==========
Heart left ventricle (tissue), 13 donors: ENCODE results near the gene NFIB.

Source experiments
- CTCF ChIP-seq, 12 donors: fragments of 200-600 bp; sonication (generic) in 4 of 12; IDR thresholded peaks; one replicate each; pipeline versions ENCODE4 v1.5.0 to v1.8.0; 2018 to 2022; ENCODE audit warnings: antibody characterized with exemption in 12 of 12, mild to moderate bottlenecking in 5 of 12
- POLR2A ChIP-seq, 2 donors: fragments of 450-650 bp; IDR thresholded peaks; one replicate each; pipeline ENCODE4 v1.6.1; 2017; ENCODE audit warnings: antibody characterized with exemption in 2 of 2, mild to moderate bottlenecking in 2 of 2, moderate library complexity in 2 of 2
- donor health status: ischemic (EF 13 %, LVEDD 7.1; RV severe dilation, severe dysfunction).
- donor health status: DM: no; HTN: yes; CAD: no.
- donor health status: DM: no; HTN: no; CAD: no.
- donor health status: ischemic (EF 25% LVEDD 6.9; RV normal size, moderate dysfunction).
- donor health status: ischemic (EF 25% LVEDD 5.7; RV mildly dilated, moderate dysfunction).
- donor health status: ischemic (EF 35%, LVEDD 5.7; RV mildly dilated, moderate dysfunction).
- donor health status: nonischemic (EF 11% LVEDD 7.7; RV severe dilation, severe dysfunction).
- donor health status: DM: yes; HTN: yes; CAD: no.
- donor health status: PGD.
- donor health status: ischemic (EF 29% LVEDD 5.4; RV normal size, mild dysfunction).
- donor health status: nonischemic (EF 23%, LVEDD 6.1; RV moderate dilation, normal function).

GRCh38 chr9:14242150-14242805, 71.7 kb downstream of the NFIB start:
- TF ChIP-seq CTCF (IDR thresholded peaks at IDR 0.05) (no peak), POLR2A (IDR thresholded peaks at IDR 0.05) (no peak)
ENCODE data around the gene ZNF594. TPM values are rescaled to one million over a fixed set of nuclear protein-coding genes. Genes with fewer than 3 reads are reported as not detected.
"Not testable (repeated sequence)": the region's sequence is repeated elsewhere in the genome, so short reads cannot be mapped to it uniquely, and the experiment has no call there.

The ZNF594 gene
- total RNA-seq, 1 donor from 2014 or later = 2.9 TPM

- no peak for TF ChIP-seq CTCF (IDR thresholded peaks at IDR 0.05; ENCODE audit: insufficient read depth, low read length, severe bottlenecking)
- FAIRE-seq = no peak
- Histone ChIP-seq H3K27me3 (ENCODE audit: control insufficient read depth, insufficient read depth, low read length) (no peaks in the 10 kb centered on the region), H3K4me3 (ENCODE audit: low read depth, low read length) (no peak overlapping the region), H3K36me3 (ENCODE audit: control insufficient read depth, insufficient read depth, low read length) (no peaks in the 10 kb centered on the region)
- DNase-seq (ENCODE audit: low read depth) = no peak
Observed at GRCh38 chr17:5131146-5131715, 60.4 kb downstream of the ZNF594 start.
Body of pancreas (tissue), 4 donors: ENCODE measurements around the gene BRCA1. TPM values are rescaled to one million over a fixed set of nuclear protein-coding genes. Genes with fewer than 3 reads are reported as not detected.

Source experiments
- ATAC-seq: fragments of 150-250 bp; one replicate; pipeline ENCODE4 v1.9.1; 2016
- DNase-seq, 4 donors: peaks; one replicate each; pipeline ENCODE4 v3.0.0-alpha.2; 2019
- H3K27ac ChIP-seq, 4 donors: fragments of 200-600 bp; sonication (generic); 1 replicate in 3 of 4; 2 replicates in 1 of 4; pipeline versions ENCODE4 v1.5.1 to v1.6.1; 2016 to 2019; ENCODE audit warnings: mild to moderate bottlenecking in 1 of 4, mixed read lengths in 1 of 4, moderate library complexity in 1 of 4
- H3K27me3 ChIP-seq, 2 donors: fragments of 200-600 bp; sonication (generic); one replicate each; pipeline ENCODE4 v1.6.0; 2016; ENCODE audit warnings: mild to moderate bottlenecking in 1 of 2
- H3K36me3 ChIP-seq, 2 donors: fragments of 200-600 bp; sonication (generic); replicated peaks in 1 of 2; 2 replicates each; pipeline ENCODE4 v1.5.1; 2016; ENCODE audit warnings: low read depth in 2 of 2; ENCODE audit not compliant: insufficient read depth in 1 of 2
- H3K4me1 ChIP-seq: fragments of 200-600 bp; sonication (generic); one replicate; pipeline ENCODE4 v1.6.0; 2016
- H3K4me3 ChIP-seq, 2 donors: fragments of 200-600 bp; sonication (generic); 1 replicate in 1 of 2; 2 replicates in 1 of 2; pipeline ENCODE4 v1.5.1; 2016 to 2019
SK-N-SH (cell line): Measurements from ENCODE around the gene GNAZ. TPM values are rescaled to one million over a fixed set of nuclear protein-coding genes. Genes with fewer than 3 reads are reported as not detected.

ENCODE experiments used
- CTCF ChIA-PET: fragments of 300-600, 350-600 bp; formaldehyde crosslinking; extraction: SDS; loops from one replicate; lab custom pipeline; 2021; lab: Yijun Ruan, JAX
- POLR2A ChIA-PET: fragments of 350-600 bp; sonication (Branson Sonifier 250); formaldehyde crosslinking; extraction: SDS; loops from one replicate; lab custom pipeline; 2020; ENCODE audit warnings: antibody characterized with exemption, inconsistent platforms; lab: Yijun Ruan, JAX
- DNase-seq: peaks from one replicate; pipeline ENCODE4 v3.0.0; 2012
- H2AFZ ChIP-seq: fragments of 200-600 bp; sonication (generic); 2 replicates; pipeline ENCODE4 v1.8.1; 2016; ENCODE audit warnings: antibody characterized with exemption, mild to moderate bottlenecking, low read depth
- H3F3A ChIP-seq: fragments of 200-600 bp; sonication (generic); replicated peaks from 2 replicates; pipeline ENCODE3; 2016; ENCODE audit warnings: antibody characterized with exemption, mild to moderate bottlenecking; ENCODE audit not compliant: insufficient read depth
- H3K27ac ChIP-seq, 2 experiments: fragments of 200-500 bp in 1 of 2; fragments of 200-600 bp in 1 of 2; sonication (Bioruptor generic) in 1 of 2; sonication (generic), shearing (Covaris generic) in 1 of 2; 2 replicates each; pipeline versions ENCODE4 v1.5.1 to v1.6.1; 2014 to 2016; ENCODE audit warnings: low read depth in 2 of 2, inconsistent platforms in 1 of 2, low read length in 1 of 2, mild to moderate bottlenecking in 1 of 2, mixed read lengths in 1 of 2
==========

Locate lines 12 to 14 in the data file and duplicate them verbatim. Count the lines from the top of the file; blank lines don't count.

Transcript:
- donor health status: DM: yes; HTN: yes; CAD: no.
- donor health status: PGD.
- donor health status: ischemic (EF 29% LVEDD 5.4; RV normal size, mild dysfunction).